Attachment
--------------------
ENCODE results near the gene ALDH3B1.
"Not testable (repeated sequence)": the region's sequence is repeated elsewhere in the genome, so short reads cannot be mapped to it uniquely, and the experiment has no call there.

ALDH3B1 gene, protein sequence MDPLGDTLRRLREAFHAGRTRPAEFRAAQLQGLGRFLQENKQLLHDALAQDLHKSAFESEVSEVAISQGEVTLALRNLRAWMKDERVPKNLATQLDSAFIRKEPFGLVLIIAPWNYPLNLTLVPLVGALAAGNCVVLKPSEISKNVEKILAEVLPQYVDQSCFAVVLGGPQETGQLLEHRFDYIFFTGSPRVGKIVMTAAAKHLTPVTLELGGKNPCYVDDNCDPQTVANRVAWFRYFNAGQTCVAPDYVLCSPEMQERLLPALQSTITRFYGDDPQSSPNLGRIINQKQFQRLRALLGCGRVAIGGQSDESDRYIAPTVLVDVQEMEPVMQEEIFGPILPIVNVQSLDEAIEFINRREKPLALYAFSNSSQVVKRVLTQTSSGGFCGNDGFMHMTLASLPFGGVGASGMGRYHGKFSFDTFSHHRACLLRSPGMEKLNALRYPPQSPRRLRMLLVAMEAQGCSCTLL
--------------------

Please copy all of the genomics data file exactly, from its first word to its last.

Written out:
ENCODE results near the gene ALDH3B1.
"Not testable (repeated sequence)": the region's sequence is repeated elsewhere in the genome, so short reads cannot be mapped to it uniquely, and the experiment has no call there.

ALDH3B1 gene, protein sequence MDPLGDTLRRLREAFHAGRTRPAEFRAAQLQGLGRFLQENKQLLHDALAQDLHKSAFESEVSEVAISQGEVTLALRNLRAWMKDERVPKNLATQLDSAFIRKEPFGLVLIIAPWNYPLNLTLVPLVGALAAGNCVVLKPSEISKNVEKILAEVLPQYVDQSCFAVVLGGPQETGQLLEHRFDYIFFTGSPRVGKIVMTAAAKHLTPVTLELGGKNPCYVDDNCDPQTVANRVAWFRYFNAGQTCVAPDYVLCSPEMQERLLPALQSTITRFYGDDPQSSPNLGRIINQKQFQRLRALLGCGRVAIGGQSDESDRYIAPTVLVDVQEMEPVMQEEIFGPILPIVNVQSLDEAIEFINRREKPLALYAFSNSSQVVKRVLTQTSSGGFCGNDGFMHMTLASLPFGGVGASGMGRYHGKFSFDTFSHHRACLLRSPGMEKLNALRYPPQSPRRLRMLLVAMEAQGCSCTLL